Rupert Murdoch: 'Grim economy means rigorous cost cuts'

News International‘s advertising revenue fell 10 per cent in the last quarter of 2008, according to accounts released this morning – as parent company News Corporation announced a group loss of $7.6bn (£5.2bn).

Chairman Rupert Murdoch warned of a “grim economic climate, more severe and longer-lasting than previously thought”, and said the company was “implementing rigorous cost-cutting and reducing headcount where appropriate”.

Last month, it was reported that 100 journalists at News International, mainly in production, could lose their jobs.

Despite the advertising slump, News International’s profit – though not specified in News Corp‘s accounts – remained steady.

Last year, News International spent £650m on full-colour printing, meaning the accelerated depreciation of the old printing presse affected the balance sheet.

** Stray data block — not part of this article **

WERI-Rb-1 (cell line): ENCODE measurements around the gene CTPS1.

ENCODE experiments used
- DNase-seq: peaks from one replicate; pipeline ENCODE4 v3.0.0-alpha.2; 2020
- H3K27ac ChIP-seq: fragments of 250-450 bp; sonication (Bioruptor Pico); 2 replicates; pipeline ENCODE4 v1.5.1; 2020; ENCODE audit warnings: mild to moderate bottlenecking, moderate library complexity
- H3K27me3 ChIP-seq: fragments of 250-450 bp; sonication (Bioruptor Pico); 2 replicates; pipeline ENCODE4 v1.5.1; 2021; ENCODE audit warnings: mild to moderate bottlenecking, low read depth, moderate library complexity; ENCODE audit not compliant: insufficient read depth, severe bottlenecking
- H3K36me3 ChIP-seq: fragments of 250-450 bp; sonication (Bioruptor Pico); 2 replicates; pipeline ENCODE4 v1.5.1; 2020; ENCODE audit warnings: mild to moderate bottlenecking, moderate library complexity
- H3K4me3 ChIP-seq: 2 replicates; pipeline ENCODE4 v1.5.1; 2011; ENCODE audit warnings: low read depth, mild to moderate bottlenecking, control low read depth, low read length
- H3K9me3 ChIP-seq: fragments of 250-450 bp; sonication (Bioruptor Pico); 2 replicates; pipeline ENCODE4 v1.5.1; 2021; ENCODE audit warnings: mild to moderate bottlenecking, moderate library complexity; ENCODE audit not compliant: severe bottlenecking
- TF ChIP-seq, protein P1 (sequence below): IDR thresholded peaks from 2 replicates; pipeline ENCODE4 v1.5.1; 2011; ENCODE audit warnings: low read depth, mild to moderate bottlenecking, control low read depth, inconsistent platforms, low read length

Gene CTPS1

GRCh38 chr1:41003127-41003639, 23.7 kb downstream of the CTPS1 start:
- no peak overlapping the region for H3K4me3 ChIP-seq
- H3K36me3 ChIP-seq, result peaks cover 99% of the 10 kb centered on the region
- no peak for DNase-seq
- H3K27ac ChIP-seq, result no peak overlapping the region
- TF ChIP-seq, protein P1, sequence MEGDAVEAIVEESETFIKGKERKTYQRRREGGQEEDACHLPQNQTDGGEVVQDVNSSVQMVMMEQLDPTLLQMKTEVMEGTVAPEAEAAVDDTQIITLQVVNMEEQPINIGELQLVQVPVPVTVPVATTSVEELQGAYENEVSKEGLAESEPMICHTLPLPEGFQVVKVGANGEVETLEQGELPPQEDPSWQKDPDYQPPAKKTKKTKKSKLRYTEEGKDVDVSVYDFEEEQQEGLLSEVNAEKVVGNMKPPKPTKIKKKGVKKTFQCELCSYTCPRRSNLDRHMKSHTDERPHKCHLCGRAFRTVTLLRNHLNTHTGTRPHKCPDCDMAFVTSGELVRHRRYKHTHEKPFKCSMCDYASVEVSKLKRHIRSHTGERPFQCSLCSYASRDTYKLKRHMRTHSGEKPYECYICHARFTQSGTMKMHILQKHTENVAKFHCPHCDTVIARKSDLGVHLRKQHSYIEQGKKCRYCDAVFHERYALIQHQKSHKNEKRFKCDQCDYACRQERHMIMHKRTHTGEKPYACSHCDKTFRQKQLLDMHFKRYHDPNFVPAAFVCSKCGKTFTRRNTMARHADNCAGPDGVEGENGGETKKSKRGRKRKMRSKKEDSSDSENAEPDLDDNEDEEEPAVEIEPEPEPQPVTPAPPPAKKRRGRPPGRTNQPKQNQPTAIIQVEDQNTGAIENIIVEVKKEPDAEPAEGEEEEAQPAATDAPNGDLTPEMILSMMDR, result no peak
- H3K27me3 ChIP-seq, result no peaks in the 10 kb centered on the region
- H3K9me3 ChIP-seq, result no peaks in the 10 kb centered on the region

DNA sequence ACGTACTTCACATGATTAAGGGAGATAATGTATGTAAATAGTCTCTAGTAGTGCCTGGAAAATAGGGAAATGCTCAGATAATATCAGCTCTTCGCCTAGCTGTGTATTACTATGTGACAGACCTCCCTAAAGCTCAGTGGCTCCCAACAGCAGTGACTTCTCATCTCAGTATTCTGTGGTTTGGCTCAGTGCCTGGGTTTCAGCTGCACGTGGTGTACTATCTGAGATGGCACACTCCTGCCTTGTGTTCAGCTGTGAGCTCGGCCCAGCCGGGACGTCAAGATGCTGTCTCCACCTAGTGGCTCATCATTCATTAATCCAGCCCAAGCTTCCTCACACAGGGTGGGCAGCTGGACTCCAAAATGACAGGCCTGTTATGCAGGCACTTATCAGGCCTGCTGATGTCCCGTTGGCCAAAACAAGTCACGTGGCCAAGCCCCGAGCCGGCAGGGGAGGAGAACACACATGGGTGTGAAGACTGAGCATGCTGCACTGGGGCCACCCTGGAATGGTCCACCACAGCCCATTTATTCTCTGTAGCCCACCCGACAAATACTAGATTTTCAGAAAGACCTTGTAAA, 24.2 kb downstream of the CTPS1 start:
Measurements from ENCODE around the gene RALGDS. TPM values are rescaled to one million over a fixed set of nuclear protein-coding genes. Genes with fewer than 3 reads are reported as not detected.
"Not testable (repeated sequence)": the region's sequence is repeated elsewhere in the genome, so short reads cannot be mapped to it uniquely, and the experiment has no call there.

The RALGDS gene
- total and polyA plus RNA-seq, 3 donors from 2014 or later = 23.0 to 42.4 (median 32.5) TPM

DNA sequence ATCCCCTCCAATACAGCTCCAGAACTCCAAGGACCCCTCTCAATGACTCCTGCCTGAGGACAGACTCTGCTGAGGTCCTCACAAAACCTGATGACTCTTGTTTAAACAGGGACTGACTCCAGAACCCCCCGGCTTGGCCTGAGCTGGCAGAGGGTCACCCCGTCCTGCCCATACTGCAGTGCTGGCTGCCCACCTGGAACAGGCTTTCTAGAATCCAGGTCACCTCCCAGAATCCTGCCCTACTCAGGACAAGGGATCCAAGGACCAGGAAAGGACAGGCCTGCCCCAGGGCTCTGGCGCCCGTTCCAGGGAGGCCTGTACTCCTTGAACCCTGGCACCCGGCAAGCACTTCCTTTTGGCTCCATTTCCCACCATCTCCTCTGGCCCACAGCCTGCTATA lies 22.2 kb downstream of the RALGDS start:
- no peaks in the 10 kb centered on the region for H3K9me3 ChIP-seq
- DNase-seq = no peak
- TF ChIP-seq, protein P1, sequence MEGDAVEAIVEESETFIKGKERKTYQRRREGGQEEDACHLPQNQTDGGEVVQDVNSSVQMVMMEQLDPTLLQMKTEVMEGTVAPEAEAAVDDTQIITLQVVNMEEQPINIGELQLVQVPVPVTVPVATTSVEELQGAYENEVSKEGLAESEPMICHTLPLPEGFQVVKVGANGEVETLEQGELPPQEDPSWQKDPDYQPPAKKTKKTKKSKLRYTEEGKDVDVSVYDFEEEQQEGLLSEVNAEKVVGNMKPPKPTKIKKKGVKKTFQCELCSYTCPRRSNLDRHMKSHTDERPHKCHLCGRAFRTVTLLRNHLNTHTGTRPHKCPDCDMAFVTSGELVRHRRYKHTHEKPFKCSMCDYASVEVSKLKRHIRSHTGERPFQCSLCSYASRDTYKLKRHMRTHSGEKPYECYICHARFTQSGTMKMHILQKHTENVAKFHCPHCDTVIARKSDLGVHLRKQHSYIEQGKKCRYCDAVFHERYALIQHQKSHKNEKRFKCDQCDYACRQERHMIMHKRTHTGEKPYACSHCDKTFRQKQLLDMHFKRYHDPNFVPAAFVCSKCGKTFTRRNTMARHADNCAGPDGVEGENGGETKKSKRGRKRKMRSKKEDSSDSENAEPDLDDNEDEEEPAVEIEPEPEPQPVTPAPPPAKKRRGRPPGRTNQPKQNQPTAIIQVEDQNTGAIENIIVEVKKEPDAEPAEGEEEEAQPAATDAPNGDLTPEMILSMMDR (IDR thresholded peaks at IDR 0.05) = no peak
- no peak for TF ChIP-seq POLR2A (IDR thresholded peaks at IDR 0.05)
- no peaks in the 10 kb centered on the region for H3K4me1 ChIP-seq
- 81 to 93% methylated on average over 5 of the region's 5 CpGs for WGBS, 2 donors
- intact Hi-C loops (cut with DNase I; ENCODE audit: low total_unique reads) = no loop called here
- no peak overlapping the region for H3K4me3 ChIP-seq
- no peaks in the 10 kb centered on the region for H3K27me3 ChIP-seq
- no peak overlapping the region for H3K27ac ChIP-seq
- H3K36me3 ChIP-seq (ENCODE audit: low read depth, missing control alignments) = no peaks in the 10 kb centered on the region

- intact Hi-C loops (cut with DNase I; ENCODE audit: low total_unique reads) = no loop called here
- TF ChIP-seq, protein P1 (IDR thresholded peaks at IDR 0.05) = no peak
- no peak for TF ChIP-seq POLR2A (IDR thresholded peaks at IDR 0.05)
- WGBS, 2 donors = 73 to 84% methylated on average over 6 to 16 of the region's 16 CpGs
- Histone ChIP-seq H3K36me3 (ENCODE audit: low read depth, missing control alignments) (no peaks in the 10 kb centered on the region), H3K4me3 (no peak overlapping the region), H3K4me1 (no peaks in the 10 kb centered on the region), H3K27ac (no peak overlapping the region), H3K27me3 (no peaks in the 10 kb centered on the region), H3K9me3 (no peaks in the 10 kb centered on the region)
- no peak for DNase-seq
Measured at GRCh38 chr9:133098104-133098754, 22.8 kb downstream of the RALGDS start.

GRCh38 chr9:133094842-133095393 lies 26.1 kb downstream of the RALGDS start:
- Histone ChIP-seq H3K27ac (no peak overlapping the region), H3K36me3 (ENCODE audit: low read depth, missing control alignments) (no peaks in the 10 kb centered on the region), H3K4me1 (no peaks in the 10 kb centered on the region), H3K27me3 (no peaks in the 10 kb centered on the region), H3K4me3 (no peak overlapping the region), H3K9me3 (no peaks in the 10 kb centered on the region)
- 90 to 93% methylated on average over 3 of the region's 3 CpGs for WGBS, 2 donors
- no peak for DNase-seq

Circulation revenue in the last three months of 2008 “increased slightly”, mainly from price increases, according to the newly filed accounts.

In this quarter, The Times increased its price from 80p to 90p and the News of the World rose from 95p to £1.

Overall, News Corp made a $7.6bn loss – but this was due to an $8.4bn (£5.7bn) writedown on goodwill.

In real terms, the operating profit was $818m (£556m) – down 42 per cent from last year’s $1.4bn (£950m).

Murdoch said: “Our results for the quarter are a direct reflection of the grim economic climate.

“While we anticipated a weakening, the downturn is more severe and likely longer lasting than previously thought.

“As a result, we have been taking actions to preserve a solid level of operational profitability and a strong balance sheet without sacrificing future growth.

“We are implementing rigorous cost-cutting across all operations and reducing head count where appropriate.

“We believe our businesses are well positioned to withstand a lengthy downturn and to emerge stronger as the current economic situation improves.”

Overall, News Corp’s newspaper and publishing profit fell to $179m (£122m) in the second quarter of 2008, down from $196m (£133m) in the same period in 2007.

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